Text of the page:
MENINGOCOCCAL disease is a contagious disease caused by a bacterium called Neisseria meningitidis (also known as meningococcal bacteria). It can develop quickly, and it can be fatal. Anyone with a suspected meningococcal infection needs to see a doctor immediately.
Meningococcal disease is a medical emergency. It can kill within hours, so early diagnosis and treatment is vital. Do not wait for the purple rash to appear as that is a late stage of the disease.
• Up to 10% of people with meningococcal disease die, even with rapid treatment.
• It can affect anyone, but is more common in children under 5, and people aged 15-25.
• Symptoms usually present suddenly and can get worse very quickly.
• The characteristic rash does not always appear, or may appear late. Don’t wait for a rash. See symptoms? Act fast.
• Vaccination is the best way to prevent the spread.
Symptoms and who is at risk
The main symptoms of meningococcal disease are:
• rash of red or purple pinprick spots, or larger bruise-like areas, that does not turn skin-coloured when you press on it with a finger or the side of a clear drinking glass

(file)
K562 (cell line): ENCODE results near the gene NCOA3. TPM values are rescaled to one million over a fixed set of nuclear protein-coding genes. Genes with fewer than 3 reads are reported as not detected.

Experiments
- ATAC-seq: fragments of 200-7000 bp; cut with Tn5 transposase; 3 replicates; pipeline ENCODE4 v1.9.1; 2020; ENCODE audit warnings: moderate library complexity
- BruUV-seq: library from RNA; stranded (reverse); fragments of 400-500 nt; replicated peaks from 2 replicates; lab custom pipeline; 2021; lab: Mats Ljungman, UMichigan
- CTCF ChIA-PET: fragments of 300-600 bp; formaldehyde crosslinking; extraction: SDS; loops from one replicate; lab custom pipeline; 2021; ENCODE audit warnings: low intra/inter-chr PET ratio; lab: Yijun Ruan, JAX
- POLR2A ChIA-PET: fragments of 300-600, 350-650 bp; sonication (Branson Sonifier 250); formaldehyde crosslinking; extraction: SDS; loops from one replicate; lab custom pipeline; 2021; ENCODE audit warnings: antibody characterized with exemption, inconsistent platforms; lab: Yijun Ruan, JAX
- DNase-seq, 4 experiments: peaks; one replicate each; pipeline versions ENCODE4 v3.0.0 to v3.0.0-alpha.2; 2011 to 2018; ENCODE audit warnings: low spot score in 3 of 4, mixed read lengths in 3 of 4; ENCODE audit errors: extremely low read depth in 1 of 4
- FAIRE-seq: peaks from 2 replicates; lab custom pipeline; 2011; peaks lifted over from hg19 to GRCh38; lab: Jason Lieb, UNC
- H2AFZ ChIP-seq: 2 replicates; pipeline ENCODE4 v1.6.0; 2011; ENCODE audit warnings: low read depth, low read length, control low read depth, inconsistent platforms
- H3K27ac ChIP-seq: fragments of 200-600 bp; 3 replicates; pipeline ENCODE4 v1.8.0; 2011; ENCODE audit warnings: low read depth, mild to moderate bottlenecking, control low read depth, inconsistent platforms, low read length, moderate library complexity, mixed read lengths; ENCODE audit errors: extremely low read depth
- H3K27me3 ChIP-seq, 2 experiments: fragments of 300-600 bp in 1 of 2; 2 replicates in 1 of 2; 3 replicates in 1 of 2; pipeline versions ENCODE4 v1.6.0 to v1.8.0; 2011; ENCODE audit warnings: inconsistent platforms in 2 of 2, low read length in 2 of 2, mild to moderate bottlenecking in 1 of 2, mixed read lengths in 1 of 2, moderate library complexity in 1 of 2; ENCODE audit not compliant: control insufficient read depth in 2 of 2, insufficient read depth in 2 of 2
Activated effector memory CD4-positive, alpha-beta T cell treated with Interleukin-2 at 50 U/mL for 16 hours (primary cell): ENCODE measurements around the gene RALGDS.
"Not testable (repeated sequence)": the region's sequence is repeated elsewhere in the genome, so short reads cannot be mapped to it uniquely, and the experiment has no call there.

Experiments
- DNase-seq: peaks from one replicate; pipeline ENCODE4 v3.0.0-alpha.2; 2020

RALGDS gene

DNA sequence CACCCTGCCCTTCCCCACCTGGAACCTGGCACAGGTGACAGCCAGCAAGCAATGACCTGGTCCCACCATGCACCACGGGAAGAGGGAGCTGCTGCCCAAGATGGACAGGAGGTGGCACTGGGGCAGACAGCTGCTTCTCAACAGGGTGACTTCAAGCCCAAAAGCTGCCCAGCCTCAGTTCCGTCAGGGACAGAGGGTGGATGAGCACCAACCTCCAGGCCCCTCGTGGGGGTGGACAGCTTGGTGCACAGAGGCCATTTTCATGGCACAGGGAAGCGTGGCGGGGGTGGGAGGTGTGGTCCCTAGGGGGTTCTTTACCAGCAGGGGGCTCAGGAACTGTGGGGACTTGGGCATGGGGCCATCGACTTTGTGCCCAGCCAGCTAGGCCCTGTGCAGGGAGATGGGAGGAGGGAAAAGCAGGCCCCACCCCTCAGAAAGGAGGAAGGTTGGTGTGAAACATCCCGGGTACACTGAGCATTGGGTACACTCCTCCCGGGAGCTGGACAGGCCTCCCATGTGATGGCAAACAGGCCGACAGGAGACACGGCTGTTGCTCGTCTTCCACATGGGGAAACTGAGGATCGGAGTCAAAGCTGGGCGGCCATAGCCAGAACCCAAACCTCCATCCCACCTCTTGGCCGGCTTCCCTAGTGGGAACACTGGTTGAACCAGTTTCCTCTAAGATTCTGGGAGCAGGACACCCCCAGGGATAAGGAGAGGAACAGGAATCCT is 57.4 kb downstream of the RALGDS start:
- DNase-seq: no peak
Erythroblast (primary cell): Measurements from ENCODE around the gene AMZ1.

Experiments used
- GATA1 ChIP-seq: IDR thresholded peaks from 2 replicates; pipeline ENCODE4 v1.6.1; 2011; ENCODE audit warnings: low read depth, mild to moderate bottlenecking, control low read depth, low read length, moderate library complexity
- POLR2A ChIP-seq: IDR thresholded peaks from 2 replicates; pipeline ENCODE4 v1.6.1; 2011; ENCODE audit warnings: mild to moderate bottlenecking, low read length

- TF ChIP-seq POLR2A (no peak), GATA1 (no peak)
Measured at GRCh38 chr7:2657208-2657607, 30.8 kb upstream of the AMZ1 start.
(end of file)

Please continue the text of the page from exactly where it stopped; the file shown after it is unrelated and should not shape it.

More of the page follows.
• neck stiffness
• light sensitivity
• nausea or vomiting
• drowsiness and confusion
• difficulty walking or talking
In babies and young children, you might notice they:
• refuse food
• are fretful and irritable
• are very tired and floppy
• have a fit or are twitchy
• have a high moaning cry
The signs and symptoms do not appear in a definite order and some may not appear at all. Meningococcal disease has many symptoms, some of which can be similar to other illnesses. Act fast, don’t wait for the rash.
Vaccinate to prevent
Several vaccines against meningococcal disease are available in NSW. Consult your GP about the best option for you.
Spread, diagnosis and treatment of meningococcal disease
Meningococcal bacteria are passed from person to person, in the secretions from the back of the nose and throat.
Meningococcal disease for health professionals
Meningococcal disease is caused by a bacterial infection and can lead to serious illness. It is uncommon in NSW, and occurs more often in winter and spring. Infants, small children, adolescents and young adults are most at risk. Early treatment is vital.